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April 13, 1985 - Image 3

Resource type:
Text
Publication:
The Michigan Daily, 1985-04-13

Disclaimer: Computer generated plain text may have errors. Read more about this.

Apartheid
must be
,protested,
exile says
(Continued from Page 1)
tai be friends with the Nazis to persuade
them."
The African National Congress, for-
med in 1912 as the opposition party to
the South African government has
*dbclared 1985 the year people will ren-
der South Africa ungovernable.
THE CONGRESS was granted obser-
v*r status in the United Nations in 1972,
when the South African government
was expelled because of its official
pplicy of racial discrimination.
*Ndaba said the congress is urging
South Africans "to challenge each and
emery issue that affects their lives,"
through mass struggles, demon-
*strations, strikes, and boycotts.
He said that for more than 50 years,
the congress has tried peaceful means
of reform, but now, he said, "All
peaceful means for change have been
closed to the people of South Africa."
'Not even George Washington him-
self tried peaceful means for 50 years
before picking up arms. Why do they
expect us to be different?" he asked.
THE MOVEMENT to free South
frica suffered setbacks in the '60s,
daba said, but now it is in a good
position to force change in South
Africa.
He urged Americans to disinvest in
companies that do business in South,
Africa.
"Today we appeal to you to join in the
general consensus toward divestment;
ending any forms for collaboration
between the apartheid government and
*Washington."
Ndaba said the claim that divestment
will make black South Africans lose
their jobs is untrue. Most companies
follow apartheid laws and "do not im-
prove the quality of life of a black in
South Africa," he said.
The University of Michigan has
divested of 90 percent of its investments
in companies that operate in South
Africa. The other 10 percent-about
0$15 million-is invested in companies
important to Michigan's economy.

The Michigan Daily - Saturday, April 13, 1985 -Page 3
New transplant

coverage

.

welcomed by 'U'

Associated Press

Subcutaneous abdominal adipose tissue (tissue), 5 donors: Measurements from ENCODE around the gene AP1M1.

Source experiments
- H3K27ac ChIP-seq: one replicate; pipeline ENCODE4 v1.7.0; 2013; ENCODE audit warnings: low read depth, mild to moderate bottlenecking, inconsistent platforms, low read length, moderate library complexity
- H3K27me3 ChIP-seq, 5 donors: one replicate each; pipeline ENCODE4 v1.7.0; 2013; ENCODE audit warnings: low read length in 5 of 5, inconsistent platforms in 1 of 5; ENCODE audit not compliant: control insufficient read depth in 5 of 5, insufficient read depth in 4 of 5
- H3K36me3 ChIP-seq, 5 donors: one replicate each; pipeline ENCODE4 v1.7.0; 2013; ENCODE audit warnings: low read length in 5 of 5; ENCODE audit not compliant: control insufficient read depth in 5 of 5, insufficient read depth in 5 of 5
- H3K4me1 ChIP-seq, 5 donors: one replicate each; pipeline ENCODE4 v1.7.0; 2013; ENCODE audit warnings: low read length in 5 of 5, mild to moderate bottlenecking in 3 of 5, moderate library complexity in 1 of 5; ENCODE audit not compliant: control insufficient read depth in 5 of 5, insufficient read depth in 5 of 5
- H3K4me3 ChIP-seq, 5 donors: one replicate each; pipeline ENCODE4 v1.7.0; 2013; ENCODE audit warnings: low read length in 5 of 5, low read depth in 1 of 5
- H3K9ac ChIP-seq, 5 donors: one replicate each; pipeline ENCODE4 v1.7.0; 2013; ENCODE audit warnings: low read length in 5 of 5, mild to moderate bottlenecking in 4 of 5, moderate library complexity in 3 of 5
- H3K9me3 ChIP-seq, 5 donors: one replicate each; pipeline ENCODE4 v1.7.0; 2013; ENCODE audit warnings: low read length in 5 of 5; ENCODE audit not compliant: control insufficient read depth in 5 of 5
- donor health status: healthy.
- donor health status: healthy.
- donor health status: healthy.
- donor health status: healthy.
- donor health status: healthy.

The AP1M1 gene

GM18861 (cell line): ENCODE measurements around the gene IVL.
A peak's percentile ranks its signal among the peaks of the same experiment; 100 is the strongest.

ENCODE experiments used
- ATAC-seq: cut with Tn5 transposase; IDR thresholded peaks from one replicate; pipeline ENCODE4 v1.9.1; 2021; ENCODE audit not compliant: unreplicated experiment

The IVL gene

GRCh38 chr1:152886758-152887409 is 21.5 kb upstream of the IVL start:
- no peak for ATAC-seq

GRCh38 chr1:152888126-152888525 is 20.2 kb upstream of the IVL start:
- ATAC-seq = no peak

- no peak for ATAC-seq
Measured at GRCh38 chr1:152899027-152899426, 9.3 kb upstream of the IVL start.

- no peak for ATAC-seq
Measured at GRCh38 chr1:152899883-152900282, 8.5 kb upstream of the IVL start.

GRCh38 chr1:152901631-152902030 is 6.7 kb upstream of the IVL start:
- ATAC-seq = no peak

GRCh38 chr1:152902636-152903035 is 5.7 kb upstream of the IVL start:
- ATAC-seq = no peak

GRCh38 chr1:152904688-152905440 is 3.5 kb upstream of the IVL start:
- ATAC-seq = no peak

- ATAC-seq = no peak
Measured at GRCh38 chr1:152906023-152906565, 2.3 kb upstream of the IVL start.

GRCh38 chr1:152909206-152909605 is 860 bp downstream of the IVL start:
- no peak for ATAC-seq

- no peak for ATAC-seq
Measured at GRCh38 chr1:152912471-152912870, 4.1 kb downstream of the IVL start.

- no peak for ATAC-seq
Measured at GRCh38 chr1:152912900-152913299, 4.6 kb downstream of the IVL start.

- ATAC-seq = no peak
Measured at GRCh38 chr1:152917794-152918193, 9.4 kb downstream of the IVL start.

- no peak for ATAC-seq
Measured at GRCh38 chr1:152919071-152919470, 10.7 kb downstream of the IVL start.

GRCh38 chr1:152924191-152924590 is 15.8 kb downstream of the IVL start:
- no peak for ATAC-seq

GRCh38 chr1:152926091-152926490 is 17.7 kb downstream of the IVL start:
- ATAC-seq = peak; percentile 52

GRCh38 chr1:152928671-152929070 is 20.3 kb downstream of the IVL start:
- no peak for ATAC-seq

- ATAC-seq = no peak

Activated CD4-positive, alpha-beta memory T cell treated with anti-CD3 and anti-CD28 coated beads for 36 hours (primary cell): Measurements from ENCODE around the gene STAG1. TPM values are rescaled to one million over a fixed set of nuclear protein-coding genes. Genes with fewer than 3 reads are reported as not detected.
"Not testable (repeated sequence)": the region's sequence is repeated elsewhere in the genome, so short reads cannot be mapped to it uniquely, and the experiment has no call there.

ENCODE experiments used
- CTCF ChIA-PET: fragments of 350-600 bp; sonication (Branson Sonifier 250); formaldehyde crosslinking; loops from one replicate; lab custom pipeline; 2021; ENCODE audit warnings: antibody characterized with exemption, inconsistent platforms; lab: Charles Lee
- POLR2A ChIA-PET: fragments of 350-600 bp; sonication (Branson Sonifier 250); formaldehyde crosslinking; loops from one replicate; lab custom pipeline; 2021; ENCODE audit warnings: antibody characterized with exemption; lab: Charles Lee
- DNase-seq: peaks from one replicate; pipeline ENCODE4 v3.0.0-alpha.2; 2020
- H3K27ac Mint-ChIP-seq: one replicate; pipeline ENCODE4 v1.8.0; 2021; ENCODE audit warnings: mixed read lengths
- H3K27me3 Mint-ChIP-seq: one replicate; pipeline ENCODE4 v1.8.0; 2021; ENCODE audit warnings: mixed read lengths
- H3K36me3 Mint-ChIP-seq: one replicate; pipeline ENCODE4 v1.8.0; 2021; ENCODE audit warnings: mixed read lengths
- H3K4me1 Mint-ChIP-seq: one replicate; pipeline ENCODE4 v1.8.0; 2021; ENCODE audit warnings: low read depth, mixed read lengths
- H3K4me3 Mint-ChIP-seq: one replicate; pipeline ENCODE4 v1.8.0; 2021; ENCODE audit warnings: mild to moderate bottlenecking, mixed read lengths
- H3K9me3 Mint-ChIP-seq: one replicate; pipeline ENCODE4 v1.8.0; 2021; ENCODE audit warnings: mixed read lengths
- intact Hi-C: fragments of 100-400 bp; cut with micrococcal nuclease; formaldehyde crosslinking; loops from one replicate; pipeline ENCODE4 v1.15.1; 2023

Cafe Cockroach
Artist and insect lover Ricky Boscarino peers at the first of his 'Cockroach Art Creation' series. The diners are bona
fide, but dead.
Safety director urges U'police force

By KATIE WILCOX
The designation of University
Hospital as an official heart transplant
center by Blue Cross-Blue Shield will
increase hospital revenues and provide
the name recognition needed to
publicize its transplant programs,
hospital officials said yesterday.
"This will have a dual impact. First,
the revenue side (for the hospital) and
secondly the recognition. This is impor-
tant with the capacity we have," said
Ken Trester, director of the hospitals'
planning and marketing department.
ACCORDING TO TRESTER'
hospital revenues will increase because
the new coverage will enable more
people to obtain heart transplants.
The insurance company's payment
policy automatically pays for all heart
transplants j done at University
hospitals that are covered by Blue
Cross-Blue Shield.
Blue Cross-Blue Shield routinely
pays for heart transplants at eight
other centers across the nation.
THE COMPANY reviews heart tran-
splants at other medicare centers
before it will reimburse them.
"Because of our long history in tran-
splantation and our successful track
record, we think it is entirely .ap-
propriate we are designated as a tran-
splant center," said Dr. Jeremiah Tur-
cotte, the hospitals' surgery depar-
tment chairman.
"For our members, it's on the
preferred list which means they will
be automatically reimbursed," said
Rude Difazio, Blue Cross-Blue Shield
spokesman. The University is the only
hospital in the state to receive this
designation.